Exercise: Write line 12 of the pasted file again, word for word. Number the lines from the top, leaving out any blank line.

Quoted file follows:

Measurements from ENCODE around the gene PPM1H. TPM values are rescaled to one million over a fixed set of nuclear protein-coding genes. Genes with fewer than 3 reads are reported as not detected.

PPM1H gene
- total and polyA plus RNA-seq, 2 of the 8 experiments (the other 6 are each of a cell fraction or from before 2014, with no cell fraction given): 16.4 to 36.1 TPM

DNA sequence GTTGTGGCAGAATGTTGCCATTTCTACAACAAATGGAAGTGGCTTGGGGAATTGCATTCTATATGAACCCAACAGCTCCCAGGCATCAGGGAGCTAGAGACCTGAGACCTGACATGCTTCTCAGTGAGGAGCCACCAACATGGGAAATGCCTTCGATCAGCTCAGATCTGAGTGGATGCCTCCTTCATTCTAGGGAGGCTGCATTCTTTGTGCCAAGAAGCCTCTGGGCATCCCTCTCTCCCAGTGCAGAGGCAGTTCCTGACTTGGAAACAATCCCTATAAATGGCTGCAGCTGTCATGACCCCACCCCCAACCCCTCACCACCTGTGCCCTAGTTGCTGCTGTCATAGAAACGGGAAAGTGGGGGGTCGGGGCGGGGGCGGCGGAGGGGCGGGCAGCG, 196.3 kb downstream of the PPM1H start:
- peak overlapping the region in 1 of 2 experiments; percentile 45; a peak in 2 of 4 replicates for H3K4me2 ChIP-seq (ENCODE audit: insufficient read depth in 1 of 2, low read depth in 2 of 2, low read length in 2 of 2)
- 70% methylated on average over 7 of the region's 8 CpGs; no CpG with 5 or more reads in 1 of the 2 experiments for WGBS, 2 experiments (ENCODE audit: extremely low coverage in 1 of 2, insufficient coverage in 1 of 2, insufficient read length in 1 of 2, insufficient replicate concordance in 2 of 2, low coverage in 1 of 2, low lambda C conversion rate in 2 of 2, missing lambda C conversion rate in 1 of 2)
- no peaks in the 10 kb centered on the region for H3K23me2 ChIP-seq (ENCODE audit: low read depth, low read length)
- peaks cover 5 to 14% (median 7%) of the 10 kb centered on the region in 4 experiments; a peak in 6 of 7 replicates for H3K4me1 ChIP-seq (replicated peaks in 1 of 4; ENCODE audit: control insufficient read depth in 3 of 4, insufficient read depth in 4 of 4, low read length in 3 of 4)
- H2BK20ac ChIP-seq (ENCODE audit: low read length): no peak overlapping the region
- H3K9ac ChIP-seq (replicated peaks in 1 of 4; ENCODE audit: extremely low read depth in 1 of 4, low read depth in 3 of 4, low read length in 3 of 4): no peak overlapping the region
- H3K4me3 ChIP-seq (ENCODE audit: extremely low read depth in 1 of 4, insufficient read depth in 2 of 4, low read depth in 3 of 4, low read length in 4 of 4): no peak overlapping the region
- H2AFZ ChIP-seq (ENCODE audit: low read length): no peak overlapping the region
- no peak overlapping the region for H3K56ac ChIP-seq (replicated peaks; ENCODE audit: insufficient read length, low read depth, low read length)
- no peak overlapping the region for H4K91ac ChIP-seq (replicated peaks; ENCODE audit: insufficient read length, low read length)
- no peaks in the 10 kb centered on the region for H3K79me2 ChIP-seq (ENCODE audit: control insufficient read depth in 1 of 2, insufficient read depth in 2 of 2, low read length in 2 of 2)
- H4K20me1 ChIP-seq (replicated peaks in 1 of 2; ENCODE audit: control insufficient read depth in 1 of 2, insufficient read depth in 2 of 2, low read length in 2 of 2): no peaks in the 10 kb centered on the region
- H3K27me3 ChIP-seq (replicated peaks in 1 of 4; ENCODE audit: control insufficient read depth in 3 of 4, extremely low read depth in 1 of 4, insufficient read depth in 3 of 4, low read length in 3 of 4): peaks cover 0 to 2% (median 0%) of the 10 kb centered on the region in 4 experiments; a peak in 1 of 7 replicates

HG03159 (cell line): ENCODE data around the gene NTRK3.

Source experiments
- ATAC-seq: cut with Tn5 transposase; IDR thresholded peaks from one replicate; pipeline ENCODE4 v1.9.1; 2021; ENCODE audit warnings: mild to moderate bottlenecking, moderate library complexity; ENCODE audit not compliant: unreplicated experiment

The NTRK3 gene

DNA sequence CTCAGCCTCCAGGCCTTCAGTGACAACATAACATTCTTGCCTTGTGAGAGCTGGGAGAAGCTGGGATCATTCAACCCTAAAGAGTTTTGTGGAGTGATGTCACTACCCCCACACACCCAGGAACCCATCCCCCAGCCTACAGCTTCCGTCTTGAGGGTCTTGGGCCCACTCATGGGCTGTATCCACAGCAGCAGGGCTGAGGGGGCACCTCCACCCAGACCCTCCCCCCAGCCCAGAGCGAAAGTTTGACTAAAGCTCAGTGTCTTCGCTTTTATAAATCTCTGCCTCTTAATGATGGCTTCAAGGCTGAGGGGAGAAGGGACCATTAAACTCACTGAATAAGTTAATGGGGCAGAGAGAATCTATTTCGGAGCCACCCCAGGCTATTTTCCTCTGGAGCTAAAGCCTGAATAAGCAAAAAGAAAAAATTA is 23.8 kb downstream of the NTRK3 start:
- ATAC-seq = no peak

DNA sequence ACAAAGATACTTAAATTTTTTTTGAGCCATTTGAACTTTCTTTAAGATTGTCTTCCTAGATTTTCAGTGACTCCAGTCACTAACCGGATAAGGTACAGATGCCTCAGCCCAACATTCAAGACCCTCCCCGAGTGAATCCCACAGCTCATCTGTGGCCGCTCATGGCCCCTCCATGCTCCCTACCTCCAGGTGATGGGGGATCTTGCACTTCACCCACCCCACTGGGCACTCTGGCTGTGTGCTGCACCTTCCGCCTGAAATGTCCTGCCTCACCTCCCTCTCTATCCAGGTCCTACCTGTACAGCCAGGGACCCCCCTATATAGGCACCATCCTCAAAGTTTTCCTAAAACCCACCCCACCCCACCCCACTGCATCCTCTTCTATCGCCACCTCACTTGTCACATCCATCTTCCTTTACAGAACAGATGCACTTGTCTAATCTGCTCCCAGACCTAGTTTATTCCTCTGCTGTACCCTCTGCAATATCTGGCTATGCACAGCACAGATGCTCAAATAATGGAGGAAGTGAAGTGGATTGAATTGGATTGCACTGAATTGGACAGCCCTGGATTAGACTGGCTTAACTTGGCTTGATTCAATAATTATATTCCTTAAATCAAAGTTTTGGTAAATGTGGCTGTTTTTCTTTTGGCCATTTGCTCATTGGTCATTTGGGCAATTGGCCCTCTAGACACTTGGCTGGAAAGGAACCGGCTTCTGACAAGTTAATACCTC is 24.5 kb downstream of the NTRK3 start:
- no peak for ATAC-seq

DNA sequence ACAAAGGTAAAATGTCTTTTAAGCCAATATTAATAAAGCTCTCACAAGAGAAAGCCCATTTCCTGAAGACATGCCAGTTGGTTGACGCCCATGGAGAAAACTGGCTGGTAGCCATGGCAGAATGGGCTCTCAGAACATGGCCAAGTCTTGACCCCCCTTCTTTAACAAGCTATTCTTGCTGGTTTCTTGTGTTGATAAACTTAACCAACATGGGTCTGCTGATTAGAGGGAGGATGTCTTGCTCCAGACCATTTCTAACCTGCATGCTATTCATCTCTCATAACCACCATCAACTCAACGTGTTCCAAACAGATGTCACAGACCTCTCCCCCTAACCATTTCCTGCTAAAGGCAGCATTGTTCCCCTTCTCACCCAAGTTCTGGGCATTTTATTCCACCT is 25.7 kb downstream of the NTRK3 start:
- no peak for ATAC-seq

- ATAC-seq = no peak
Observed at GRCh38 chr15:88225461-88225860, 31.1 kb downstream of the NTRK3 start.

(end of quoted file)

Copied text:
- H2AFZ ChIP-seq (ENCODE audit: low read length): no peak overlapping the region